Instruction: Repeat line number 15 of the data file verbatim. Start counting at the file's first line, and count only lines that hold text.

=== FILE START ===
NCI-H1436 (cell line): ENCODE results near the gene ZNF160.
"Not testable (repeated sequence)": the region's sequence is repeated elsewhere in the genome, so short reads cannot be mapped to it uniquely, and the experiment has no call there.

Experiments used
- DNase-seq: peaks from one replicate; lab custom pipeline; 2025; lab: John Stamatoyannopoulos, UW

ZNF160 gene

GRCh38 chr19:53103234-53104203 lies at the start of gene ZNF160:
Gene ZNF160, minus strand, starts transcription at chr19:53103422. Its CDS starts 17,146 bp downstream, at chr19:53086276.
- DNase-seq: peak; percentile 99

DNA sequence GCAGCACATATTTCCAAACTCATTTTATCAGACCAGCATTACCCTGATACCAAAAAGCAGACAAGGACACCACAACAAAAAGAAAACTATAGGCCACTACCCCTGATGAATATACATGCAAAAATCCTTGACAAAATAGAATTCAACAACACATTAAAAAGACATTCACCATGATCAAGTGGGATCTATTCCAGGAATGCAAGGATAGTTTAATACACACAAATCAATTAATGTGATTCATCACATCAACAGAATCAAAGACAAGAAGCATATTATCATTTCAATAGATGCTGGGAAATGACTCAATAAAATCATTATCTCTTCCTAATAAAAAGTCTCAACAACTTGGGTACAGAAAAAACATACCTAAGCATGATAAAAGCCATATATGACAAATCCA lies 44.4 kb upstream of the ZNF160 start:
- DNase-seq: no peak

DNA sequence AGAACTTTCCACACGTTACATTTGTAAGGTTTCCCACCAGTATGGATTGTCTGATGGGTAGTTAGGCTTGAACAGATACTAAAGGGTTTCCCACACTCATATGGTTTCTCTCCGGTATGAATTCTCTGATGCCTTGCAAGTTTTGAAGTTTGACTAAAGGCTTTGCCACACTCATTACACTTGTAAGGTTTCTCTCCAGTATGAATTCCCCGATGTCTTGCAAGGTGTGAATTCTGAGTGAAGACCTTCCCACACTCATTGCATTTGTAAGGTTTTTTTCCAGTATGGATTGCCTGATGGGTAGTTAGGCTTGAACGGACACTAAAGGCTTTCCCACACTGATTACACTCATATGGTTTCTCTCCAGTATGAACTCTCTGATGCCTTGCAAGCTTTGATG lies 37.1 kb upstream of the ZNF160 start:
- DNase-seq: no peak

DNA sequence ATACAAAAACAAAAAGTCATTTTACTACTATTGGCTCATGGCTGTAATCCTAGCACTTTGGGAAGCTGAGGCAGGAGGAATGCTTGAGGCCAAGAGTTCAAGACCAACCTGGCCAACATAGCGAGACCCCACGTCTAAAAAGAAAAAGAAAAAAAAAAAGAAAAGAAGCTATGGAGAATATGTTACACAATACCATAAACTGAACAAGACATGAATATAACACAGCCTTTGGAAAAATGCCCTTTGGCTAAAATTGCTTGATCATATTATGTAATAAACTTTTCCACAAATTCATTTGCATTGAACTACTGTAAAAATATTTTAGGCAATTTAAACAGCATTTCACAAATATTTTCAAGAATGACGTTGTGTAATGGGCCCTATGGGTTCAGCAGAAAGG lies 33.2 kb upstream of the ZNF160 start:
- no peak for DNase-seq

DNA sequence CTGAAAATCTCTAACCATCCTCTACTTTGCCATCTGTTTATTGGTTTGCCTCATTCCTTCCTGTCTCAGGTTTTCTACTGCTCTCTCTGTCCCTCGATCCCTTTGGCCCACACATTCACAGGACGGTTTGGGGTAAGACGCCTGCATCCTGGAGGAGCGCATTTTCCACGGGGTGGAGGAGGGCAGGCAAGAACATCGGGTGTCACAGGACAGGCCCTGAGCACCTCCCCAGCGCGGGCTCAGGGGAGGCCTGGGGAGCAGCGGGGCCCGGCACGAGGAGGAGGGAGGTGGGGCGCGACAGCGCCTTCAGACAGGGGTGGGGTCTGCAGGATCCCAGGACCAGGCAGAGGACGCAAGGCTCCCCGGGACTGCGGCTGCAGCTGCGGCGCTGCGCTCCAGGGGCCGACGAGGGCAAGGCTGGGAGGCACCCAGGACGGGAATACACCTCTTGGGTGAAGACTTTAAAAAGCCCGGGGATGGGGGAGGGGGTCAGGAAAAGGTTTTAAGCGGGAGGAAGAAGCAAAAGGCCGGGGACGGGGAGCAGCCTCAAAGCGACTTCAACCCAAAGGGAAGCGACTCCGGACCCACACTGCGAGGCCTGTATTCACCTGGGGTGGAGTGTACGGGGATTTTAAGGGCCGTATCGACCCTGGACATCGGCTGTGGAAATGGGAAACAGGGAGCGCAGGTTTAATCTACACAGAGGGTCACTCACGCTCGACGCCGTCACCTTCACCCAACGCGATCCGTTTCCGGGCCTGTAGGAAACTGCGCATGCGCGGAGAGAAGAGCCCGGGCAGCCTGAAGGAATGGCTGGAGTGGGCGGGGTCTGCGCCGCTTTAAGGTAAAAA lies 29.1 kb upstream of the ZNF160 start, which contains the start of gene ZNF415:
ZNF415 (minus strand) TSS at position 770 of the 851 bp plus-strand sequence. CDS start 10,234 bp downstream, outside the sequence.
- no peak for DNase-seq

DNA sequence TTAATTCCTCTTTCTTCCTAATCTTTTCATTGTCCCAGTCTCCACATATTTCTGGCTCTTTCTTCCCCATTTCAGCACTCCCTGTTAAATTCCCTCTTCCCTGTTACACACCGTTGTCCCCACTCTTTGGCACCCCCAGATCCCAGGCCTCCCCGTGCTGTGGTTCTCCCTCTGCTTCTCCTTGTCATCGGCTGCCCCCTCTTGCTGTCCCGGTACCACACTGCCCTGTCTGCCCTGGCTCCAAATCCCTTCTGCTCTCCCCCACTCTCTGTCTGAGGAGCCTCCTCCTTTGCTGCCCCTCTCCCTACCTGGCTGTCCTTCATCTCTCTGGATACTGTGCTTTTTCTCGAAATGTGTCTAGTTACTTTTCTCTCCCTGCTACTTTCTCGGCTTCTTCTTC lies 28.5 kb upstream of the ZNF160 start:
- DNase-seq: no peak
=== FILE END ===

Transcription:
DNA sequence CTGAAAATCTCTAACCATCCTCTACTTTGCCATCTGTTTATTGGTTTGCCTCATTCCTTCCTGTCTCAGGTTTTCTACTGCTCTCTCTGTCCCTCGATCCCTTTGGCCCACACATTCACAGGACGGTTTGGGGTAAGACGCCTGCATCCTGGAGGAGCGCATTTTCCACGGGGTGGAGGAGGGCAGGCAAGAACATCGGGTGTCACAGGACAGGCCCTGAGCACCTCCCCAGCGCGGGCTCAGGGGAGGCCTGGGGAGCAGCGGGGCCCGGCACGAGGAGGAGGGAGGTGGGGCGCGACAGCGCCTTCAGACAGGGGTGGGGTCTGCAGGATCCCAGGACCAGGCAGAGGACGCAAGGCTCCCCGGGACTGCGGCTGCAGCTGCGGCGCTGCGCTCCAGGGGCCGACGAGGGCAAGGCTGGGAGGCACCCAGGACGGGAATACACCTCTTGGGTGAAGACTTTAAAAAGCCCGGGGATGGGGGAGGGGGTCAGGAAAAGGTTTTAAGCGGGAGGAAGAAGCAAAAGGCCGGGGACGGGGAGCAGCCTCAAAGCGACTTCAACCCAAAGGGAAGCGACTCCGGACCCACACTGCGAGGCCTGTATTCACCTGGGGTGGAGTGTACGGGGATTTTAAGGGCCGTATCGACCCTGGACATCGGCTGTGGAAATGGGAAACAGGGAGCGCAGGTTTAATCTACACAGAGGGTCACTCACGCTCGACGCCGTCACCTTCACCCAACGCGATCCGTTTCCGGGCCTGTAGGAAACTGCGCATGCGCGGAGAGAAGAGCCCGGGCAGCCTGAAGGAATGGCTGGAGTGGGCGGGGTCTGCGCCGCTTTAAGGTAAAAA lies 29.1 kb upstream of the ZNF160 start, which contains the start of gene ZNF415: